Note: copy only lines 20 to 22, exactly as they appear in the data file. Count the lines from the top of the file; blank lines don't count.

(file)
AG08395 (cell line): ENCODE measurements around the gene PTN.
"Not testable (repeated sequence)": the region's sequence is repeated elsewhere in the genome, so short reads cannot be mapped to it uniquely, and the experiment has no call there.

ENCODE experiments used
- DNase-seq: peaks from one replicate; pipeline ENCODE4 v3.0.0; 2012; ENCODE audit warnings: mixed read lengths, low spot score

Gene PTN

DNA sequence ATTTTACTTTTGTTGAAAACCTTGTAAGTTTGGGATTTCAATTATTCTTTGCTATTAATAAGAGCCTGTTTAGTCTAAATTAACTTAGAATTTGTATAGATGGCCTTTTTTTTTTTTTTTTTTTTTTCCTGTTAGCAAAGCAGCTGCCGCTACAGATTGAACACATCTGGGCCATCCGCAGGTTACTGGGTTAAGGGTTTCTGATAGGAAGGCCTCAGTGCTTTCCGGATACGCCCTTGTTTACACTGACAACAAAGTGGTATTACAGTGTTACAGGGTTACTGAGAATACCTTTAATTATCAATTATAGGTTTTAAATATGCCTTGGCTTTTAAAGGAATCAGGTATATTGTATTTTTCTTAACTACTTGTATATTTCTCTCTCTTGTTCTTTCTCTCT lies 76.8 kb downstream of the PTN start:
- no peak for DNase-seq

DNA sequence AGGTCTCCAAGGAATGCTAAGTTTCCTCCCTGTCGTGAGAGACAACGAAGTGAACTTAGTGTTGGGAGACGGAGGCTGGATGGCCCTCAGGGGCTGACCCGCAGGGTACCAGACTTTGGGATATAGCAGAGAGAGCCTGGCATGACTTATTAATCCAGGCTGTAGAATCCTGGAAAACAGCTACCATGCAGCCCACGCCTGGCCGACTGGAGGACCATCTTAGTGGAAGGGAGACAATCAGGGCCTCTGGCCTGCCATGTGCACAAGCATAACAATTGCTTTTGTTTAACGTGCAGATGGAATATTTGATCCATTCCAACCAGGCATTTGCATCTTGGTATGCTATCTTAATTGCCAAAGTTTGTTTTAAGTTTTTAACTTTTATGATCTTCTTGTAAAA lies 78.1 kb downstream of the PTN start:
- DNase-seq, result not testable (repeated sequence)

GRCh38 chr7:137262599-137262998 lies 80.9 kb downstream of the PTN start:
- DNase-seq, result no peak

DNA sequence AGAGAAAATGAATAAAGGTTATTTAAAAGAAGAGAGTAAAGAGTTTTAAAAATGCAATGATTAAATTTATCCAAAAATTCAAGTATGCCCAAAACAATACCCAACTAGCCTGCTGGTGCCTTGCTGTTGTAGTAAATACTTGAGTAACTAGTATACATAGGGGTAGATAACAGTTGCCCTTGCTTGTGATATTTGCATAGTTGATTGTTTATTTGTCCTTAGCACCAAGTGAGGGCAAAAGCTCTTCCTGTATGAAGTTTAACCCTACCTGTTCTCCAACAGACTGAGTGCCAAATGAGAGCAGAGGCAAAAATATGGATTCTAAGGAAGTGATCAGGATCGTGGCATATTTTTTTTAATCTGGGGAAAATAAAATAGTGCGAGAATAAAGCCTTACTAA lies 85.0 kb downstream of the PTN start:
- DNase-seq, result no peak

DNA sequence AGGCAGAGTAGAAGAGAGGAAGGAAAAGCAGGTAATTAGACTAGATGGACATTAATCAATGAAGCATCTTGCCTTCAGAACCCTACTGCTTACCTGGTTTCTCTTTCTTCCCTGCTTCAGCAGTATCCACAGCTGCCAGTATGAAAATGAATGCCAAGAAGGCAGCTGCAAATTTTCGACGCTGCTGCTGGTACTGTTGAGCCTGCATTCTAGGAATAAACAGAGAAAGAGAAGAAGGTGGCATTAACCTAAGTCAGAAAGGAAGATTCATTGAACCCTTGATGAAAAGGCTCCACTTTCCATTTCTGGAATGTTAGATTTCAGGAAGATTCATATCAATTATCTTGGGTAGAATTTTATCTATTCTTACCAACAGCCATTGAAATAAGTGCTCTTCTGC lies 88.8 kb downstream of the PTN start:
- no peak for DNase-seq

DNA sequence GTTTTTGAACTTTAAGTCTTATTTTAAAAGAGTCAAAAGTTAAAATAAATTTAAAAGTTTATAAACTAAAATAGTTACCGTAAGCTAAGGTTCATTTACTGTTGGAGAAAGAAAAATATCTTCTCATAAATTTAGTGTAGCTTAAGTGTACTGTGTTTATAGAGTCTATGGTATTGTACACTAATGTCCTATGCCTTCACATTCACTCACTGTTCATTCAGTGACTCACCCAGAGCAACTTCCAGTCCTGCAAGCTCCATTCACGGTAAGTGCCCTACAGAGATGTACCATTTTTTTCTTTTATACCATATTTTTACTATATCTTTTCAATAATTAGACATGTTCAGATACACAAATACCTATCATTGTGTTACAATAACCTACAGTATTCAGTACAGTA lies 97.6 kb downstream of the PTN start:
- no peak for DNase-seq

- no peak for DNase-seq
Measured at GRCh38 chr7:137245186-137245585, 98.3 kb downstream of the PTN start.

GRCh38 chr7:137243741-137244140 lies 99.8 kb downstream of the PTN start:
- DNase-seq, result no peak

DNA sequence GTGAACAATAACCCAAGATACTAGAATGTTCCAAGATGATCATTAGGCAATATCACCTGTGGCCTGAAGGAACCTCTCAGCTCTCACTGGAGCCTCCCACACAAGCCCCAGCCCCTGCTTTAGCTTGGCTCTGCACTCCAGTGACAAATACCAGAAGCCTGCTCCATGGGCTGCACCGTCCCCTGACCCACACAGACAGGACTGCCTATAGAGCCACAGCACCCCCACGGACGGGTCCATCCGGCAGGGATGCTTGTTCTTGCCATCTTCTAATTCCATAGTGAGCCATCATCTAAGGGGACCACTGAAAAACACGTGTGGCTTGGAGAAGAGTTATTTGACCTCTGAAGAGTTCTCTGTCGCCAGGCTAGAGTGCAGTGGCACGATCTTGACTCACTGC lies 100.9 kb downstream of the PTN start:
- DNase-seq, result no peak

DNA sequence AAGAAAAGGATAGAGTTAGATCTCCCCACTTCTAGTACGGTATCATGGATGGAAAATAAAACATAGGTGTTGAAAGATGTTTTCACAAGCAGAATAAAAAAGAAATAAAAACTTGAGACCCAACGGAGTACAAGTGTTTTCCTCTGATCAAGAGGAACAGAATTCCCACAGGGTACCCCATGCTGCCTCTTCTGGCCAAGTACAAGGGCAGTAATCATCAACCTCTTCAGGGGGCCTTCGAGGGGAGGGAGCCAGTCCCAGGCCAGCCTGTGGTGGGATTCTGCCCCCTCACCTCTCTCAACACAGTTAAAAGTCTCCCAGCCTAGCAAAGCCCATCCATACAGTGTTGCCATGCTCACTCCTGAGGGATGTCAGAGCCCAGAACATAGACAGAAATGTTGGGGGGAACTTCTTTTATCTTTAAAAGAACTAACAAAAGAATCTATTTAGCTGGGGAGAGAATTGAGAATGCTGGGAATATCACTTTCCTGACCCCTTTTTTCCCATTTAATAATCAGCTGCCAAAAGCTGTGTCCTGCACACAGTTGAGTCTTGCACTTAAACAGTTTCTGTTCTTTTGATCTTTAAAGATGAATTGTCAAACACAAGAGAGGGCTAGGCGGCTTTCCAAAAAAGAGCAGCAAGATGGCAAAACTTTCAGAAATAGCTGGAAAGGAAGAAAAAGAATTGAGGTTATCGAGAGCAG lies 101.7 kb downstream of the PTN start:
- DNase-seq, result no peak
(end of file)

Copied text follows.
GRCh38 chr7:137243741-137244140 lies 99.8 kb downstream of the PTN start:
- DNase-seq, result no peak

DNA sequence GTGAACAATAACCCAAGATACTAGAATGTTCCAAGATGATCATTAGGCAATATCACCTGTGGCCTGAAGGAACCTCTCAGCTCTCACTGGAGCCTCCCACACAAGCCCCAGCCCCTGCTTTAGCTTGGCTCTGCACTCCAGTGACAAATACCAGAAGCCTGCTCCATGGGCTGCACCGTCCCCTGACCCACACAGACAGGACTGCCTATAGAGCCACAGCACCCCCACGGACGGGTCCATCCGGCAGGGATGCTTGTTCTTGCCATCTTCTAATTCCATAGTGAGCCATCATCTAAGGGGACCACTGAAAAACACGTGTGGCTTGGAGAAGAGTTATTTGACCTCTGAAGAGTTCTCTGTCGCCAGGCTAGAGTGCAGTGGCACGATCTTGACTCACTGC lies 100.9 kb downstream of the PTN start: